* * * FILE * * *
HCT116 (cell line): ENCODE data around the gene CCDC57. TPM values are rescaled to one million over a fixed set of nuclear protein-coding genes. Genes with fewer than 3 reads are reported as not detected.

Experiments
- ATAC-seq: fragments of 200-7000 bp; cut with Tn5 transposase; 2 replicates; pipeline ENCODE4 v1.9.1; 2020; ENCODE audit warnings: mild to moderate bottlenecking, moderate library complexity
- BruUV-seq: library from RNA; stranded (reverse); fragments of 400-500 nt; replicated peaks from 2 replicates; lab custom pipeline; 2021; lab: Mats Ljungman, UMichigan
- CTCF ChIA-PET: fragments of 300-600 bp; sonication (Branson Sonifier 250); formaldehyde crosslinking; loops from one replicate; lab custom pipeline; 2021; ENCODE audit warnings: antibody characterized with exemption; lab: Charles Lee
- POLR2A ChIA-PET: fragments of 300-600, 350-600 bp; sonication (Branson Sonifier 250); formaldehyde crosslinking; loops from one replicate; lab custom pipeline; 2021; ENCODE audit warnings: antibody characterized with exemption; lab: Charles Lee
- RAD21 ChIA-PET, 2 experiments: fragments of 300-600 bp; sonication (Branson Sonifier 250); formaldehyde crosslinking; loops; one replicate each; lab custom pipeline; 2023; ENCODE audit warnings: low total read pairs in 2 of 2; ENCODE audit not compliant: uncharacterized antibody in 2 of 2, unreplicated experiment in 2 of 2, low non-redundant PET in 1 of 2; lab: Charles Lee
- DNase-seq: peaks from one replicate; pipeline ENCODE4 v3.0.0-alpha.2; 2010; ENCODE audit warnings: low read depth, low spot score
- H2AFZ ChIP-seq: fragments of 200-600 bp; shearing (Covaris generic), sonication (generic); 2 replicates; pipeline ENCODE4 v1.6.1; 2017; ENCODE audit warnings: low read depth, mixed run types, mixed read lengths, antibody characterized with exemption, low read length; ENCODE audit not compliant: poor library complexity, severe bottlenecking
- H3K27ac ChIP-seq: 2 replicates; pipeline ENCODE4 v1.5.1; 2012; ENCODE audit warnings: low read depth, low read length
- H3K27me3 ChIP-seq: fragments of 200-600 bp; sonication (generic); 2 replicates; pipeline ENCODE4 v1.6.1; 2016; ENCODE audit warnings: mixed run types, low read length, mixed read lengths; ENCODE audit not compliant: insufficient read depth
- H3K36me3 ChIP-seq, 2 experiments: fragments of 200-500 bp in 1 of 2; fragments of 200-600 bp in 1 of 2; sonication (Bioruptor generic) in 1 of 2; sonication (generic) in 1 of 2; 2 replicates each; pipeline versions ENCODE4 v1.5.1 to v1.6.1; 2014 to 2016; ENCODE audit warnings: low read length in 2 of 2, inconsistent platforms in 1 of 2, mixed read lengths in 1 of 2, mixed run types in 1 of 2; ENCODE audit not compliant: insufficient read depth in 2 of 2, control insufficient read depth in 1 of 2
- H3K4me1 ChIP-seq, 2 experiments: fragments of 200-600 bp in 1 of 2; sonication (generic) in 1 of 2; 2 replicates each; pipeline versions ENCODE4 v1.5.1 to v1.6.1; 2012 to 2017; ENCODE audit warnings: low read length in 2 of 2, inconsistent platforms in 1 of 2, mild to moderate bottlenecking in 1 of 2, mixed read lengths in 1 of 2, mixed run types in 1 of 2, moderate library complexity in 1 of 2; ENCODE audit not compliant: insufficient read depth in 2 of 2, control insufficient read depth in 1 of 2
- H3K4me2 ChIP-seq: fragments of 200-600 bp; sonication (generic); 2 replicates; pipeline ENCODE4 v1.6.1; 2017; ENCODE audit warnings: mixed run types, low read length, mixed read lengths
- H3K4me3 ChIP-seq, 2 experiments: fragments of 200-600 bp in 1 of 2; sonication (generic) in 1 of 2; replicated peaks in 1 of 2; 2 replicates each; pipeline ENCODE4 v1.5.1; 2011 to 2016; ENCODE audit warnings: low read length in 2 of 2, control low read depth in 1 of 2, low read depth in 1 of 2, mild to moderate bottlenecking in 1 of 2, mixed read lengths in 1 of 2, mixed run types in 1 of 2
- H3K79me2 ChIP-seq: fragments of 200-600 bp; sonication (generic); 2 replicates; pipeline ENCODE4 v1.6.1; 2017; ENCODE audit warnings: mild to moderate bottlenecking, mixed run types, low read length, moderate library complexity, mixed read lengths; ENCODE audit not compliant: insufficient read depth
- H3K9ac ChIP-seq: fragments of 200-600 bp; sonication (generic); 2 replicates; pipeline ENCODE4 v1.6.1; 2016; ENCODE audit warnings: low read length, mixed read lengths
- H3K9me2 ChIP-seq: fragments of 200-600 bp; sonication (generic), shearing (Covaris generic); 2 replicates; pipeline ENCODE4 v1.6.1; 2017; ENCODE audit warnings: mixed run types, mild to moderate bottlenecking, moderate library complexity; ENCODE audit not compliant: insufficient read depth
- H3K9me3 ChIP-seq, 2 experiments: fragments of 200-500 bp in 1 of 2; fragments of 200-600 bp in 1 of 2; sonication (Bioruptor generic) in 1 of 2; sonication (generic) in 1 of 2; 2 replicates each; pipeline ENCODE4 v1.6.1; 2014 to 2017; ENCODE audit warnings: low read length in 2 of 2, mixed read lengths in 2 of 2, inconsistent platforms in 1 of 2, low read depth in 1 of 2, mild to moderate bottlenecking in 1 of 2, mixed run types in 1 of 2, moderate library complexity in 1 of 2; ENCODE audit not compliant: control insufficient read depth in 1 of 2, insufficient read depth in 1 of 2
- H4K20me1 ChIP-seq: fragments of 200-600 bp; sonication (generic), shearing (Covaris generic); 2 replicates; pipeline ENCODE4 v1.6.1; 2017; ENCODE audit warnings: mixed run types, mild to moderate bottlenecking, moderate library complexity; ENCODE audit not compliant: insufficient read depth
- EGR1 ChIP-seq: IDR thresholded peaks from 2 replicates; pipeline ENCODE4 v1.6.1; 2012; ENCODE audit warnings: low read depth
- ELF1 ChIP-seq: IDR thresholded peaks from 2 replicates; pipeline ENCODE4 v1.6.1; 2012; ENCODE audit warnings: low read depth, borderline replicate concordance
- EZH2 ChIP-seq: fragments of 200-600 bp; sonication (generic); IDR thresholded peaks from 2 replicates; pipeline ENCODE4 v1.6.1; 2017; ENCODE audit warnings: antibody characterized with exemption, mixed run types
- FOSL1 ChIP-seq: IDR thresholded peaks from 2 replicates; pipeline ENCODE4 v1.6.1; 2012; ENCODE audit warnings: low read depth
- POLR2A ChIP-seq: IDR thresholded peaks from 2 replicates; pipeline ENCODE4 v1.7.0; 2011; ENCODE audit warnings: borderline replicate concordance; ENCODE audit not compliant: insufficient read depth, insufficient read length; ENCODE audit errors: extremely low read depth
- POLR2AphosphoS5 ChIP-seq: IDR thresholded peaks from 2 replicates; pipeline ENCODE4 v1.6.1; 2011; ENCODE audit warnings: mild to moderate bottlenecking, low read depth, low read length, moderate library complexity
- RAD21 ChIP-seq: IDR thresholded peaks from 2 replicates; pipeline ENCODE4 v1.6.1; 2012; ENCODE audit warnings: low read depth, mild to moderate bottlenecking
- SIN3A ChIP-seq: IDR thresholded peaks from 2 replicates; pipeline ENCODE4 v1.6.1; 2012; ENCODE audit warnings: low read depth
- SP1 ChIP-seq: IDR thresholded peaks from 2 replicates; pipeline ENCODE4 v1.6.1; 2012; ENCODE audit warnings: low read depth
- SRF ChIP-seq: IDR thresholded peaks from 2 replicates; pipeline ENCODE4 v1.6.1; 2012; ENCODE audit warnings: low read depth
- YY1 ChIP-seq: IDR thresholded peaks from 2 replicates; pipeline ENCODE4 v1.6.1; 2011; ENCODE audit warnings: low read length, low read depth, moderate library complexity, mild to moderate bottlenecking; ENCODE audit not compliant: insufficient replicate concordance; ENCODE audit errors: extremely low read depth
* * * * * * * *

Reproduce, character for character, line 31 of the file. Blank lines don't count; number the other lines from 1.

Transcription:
- YY1 ChIP-seq: IDR thresholded peaks from 2 replicates; pipeline ENCODE4 v1.6.1; 2011; ENCODE audit warnings: low read length, low read depth, moderate library complexity, mild to moderate bottlenecking; ENCODE audit not compliant: insufficient replicate concordance; ENCODE audit errors: extremely low read depth